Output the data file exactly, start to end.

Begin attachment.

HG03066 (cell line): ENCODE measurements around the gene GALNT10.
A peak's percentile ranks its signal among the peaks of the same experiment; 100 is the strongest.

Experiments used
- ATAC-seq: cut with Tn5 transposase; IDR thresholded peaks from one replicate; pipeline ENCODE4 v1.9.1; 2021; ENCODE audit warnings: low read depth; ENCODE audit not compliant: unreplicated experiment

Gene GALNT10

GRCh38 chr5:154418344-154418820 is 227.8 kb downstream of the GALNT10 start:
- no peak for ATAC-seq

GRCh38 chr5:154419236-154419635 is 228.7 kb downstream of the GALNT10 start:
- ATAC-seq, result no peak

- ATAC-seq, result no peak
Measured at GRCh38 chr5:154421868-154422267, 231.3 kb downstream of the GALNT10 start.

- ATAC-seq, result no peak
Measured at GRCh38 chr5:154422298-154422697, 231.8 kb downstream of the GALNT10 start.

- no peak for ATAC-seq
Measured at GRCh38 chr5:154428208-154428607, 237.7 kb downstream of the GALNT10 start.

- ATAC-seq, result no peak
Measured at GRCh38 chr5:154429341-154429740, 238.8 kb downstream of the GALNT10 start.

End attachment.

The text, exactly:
HG03066 (cell line): ENCODE measurements around the gene GALNT10.
A peak's percentile ranks its signal among the peaks of the same experiment; 100 is the strongest.

Experiments used
- ATAC-seq: cut with Tn5 transposase; IDR thresholded peaks from one replicate; pipeline ENCODE4 v1.9.1; 2021; ENCODE audit warnings: low read depth; ENCODE audit not compliant: unreplicated experiment

Gene GALNT10

GRCh38 chr5:154418344-154418820 is 227.8 kb downstream of the GALNT10 start:
- no peak for ATAC-seq

GRCh38 chr5:154419236-154419635 is 228.7 kb downstream of the GALNT10 start:
- ATAC-seq, result no peak

- ATAC-seq, result no peak
Measured at GRCh38 chr5:154421868-154422267, 231.3 kb downstream of the GALNT10 start.

- ATAC-seq, result no peak
Measured at GRCh38 chr5:154422298-154422697, 231.8 kb downstream of the GALNT10 start.

- no peak for ATAC-seq
Measured at GRCh38 chr5:154428208-154428607, 237.7 kb downstream of the GALNT10 start.

- ATAC-seq, result no peak
Measured at GRCh38 chr5:154429341-154429740, 238.8 kb downstream of the GALNT10 start.